I've been a member continuously since undergrad school in the 1970s. After deciding to work in industry instead of academia after grad school, the main relevance of IEEE to me was the life insurance plan. I read Spectrum for personal pleasure, but in the work context I don't recall ever reading a formal paper in an IEEE journal, attending an IEEE conference, or even hearing IEEE mentioned at work except in regards to 802 standards. It appears to me that academia runs IEEE for their own benefit.

Todd Arnold
Todd Arnold22 Mar, 2024
LS

I have been a continuous IEEE member since I was a student in the early 1970s. In all my years, I don't think I ever worked with another engineer who was an IEEE member. I think that says a lot about the lack of relevance to what most "everyday" engineers do, or care about.

EEs work in many differrent areas, e.g. logic design, power generation, semiconductor design, antennas, lighting, teaching, and a hosts of others. The categories of things IEEE offers should be proportional to the EEs working in each of those areas.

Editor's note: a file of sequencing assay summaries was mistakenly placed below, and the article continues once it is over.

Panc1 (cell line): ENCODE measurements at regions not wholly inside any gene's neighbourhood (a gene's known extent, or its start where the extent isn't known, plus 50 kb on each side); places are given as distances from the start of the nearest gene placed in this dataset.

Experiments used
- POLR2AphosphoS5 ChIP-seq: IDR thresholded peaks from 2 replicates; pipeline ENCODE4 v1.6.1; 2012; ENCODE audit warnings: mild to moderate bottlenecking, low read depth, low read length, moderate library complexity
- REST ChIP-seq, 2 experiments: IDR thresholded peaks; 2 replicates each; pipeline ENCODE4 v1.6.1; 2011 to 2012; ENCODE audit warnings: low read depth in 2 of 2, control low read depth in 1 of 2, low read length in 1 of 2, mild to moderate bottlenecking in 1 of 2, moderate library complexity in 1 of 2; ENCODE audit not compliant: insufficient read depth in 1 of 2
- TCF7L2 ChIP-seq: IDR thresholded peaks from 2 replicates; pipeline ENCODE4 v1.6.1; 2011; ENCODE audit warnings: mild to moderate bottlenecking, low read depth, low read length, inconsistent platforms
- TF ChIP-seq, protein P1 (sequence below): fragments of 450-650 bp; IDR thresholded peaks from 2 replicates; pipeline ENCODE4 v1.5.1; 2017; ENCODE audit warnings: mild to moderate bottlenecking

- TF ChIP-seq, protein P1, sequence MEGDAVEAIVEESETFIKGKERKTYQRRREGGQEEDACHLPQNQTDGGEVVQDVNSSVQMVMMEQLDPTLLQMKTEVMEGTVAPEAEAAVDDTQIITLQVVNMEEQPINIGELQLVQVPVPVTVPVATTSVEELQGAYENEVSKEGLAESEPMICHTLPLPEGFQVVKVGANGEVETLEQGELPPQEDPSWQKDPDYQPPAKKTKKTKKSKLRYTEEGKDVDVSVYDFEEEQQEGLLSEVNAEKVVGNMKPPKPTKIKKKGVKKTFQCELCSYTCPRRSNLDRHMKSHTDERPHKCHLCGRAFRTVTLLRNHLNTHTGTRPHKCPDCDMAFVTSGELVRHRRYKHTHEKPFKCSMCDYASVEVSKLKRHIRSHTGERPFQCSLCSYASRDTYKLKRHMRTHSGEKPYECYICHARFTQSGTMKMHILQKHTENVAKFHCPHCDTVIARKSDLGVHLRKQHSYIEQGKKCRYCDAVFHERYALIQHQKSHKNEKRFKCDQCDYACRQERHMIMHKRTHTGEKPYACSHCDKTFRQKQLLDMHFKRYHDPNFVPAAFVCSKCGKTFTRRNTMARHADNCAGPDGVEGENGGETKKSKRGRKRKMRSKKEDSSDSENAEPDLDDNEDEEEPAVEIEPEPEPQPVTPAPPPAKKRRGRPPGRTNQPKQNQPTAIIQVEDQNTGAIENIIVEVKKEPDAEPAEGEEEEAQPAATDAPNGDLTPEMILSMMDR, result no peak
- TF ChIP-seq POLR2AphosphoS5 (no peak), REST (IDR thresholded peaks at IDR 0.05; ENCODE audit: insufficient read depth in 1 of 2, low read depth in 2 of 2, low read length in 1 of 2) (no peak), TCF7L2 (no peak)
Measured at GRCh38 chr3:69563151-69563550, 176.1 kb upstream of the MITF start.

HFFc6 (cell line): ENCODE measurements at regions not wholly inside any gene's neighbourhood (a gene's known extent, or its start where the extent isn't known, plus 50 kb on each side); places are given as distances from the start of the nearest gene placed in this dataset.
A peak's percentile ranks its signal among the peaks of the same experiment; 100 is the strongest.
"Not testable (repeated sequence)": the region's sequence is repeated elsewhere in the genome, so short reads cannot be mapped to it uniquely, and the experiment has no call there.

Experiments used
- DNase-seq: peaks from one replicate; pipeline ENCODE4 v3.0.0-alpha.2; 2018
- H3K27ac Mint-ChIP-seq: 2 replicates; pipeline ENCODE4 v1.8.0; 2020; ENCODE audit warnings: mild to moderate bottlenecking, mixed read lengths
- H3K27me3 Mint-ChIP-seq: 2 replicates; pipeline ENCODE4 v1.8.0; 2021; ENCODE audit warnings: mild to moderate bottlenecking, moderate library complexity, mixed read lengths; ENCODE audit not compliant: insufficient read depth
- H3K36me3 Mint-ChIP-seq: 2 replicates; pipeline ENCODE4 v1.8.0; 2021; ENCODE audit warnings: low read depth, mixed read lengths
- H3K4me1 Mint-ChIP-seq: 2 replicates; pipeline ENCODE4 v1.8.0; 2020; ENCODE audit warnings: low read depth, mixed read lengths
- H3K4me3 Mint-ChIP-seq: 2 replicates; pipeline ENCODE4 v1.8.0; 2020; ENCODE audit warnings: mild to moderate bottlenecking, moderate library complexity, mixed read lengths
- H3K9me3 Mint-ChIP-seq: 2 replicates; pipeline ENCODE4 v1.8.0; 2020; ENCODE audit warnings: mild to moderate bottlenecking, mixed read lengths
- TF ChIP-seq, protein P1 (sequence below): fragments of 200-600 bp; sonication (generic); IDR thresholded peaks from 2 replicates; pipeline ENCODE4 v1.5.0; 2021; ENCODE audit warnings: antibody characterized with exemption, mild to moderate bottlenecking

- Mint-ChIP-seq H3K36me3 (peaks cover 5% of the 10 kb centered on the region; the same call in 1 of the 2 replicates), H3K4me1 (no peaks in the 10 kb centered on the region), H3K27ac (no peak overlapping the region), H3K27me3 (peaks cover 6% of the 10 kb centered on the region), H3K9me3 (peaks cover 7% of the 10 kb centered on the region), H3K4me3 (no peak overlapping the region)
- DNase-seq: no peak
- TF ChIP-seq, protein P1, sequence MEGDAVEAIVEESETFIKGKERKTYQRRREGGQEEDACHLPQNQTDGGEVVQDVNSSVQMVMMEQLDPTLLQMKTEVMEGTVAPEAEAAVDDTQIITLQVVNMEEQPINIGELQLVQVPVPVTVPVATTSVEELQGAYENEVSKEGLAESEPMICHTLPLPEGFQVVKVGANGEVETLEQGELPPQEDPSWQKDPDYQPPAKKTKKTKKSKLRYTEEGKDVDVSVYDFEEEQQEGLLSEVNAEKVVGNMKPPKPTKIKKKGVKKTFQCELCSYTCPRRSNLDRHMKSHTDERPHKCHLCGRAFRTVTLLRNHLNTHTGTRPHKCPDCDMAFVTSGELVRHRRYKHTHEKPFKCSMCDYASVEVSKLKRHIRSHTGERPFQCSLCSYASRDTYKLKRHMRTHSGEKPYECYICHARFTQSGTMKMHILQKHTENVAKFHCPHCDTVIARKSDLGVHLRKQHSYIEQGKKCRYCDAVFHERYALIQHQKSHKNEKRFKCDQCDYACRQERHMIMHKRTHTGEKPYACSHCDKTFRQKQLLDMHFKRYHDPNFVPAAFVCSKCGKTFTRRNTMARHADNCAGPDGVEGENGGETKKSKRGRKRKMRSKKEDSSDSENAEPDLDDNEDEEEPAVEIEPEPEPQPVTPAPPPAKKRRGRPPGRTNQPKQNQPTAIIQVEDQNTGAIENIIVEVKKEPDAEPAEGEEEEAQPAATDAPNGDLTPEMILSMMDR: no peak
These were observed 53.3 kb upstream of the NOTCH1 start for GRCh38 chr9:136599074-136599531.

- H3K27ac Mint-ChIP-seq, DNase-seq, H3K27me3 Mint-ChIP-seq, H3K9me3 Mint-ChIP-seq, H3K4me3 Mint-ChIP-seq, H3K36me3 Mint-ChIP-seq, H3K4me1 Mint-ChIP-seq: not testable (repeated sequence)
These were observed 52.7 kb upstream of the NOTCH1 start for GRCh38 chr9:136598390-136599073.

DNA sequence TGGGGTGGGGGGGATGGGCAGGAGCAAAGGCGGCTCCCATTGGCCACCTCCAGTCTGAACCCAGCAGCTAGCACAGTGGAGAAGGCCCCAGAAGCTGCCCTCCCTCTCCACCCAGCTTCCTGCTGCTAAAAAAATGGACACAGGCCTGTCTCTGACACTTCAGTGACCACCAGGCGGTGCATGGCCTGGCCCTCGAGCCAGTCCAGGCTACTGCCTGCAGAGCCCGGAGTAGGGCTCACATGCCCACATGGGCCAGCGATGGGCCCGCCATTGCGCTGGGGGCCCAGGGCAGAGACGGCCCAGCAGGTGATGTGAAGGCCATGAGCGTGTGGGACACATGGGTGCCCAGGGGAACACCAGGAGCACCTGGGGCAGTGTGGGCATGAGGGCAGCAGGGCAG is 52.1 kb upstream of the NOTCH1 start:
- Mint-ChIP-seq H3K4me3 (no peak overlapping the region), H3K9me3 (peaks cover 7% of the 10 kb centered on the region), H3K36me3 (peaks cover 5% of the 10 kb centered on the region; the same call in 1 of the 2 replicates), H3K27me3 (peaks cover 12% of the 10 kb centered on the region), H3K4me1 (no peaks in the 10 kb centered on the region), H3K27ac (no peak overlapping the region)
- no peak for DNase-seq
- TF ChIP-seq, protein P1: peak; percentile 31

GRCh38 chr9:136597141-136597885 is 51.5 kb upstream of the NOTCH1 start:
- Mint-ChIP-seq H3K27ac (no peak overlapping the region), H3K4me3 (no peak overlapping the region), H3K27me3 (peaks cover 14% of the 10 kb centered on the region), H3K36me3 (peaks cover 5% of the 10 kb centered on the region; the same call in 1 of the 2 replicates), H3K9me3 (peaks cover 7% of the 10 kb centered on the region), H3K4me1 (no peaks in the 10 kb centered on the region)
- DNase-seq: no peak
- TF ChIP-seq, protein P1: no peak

Lee Watkins
Lee Watkins20 Mar, 2024
LS

I have been a member since 1964 and am currently doing consulting work. Many times I have needed to gleen information from various IEEE articles but have found that the description was in error or to braging as to the its value. Some times I have purchased the article only to find it useless. I cant afford these fees for multiple purchases. A much more detailed description of the contents or much lower fees for IEEE members would help.